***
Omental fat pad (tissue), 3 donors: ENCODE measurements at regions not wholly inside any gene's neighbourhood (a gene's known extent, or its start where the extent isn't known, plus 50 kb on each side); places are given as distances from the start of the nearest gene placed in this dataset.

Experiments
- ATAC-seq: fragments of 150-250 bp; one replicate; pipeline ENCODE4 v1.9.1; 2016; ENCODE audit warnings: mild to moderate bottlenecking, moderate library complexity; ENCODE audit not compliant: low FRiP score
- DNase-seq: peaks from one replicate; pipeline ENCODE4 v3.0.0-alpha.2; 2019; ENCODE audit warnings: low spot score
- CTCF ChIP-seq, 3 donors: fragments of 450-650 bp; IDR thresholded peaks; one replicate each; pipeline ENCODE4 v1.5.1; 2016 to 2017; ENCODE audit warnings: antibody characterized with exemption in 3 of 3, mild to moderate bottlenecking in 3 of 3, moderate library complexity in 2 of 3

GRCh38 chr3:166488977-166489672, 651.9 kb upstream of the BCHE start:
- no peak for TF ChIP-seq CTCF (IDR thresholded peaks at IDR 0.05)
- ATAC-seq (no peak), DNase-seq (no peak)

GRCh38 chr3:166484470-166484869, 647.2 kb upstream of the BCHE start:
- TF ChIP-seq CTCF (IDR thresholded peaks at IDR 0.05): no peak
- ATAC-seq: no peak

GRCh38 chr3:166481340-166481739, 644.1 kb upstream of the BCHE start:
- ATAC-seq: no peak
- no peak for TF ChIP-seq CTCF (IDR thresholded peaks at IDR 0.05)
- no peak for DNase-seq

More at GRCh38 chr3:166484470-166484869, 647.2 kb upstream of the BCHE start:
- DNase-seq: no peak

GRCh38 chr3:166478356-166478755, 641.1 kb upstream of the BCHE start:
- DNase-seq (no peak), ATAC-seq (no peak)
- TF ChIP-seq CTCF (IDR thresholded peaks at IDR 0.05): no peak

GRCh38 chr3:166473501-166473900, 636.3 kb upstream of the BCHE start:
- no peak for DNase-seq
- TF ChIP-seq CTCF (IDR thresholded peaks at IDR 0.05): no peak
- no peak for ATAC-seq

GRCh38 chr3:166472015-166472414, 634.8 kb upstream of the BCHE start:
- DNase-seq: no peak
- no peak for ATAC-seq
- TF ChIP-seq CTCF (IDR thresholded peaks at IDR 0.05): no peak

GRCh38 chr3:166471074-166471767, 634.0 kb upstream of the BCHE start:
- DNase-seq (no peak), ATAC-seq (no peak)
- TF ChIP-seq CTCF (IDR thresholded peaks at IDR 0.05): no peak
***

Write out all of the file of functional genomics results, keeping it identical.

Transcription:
Omental fat pad (tissue), 3 donors: ENCODE measurements at regions not wholly inside any gene's neighbourhood (a gene's known extent, or its start where the extent isn't known, plus 50 kb on each side); places are given as distances from the start of the nearest gene placed in this dataset.

Experiments
- ATAC-seq: fragments of 150-250 bp; one replicate; pipeline ENCODE4 v1.9.1; 2016; ENCODE audit warnings: mild to moderate bottlenecking, moderate library complexity; ENCODE audit not compliant: low FRiP score
- DNase-seq: peaks from one replicate; pipeline ENCODE4 v3.0.0-alpha.2; 2019; ENCODE audit warnings: low spot score
- CTCF ChIP-seq, 3 donors: fragments of 450-650 bp; IDR thresholded peaks; one replicate each; pipeline ENCODE4 v1.5.1; 2016 to 2017; ENCODE audit warnings: antibody characterized with exemption in 3 of 3, mild to moderate bottlenecking in 3 of 3, moderate library complexity in 2 of 3

GRCh38 chr3:166488977-166489672, 651.9 kb upstream of the BCHE start:
- no peak for TF ChIP-seq CTCF (IDR thresholded peaks at IDR 0.05)
- ATAC-seq (no peak), DNase-seq (no peak)

GRCh38 chr3:166484470-166484869, 647.2 kb upstream of the BCHE start:
- TF ChIP-seq CTCF (IDR thresholded peaks at IDR 0.05): no peak
- ATAC-seq: no peak

GRCh38 chr3:166481340-166481739, 644.1 kb upstream of the BCHE start:
- ATAC-seq: no peak
- no peak for TF ChIP-seq CTCF (IDR thresholded peaks at IDR 0.05)
- no peak for DNase-seq

More at GRCh38 chr3:166484470-166484869, 647.2 kb upstream of the BCHE start:
- DNase-seq: no peak

GRCh38 chr3:166478356-166478755, 641.1 kb upstream of the BCHE start:
- DNase-seq (no peak), ATAC-seq (no peak)
- TF ChIP-seq CTCF (IDR thresholded peaks at IDR 0.05): no peak

GRCh38 chr3:166473501-166473900, 636.3 kb upstream of the BCHE start:
- no peak for DNase-seq
- TF ChIP-seq CTCF (IDR thresholded peaks at IDR 0.05): no peak
- no peak for ATAC-seq

GRCh38 chr3:166472015-166472414, 634.8 kb upstream of the BCHE start:
- DNase-seq: no peak
- no peak for ATAC-seq
- TF ChIP-seq CTCF (IDR thresholded peaks at IDR 0.05): no peak

GRCh38 chr3:166471074-166471767, 634.0 kb upstream of the BCHE start:
- DNase-seq (no peak), ATAC-seq (no peak)
- TF ChIP-seq CTCF (IDR thresholded peaks at IDR 0.05): no peak